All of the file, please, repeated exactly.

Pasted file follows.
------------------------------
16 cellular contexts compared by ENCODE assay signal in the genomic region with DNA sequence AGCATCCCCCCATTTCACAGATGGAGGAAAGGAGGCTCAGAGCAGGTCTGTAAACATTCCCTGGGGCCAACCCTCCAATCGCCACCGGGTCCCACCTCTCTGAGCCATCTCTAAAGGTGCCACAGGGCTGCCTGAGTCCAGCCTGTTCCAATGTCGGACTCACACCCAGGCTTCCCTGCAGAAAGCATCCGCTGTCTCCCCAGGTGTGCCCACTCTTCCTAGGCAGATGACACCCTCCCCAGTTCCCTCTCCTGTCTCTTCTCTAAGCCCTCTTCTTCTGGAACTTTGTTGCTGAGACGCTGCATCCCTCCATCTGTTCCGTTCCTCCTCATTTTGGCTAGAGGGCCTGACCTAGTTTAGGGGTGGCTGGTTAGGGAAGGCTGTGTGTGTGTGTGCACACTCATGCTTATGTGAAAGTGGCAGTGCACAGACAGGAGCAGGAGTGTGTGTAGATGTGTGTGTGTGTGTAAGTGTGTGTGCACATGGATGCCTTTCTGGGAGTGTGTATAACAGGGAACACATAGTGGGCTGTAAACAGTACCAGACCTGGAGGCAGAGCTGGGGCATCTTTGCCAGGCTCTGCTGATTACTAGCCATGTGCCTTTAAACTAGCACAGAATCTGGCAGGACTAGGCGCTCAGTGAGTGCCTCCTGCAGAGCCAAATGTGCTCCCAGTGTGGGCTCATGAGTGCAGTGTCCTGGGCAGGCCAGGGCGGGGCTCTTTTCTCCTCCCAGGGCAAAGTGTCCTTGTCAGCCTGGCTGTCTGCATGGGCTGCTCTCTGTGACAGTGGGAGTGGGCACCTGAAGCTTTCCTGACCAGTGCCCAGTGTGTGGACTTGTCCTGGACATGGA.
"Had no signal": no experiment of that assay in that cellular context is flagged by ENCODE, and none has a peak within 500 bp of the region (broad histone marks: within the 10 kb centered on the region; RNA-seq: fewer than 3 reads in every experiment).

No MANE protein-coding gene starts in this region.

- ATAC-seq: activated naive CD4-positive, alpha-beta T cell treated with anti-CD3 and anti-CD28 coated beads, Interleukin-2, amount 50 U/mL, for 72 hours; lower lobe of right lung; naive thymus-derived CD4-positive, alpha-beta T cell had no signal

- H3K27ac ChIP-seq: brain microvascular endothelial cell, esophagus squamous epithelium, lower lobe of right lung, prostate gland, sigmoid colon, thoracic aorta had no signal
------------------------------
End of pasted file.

16 cellular contexts compared by ENCODE assay signal in the genomic region with DNA sequence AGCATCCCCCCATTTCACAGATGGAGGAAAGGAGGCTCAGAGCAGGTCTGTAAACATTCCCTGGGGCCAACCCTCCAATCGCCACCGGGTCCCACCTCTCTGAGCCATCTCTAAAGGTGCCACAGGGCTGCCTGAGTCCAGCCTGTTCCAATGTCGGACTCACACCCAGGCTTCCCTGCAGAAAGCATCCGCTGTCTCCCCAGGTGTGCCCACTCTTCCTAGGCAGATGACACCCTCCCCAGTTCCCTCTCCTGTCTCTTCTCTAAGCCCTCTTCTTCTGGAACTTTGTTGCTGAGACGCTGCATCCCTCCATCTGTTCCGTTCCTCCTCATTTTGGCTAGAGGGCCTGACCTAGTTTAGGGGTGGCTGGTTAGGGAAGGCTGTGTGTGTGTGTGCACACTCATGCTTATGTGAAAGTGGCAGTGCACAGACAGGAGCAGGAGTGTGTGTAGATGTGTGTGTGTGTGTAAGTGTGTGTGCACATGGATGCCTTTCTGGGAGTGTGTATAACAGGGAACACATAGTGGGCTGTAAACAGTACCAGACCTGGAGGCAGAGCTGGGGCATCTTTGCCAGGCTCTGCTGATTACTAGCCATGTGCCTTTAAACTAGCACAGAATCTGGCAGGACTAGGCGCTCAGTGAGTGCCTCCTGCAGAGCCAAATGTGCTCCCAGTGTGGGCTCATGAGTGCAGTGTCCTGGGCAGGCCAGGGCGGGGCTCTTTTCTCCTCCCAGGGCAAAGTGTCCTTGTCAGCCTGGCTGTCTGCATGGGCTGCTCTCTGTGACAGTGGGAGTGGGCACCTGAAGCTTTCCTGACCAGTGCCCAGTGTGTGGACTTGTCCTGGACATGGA.
"Had no signal": no experiment of that assay in that cellular context is flagged by ENCODE, and none has a peak within 500 bp of the region (broad histone marks: within the 10 kb centered on the region; RNA-seq: fewer than 3 reads in every experiment).

No MANE protein-coding gene starts in this region.

- ATAC-seq: activated naive CD4-positive, alpha-beta T cell treated with anti-CD3 and anti-CD28 coated beads, Interleukin-2, amount 50 U/mL, for 72 hours; lower lobe of right lung; naive thymus-derived CD4-positive, alpha-beta T cell had no signal

- H3K27ac ChIP-seq: brain microvascular endothelial cell, esophagus squamous epithelium, lower lobe of right lung, prostate gland, sigmoid colon, thoracic aorta had no signal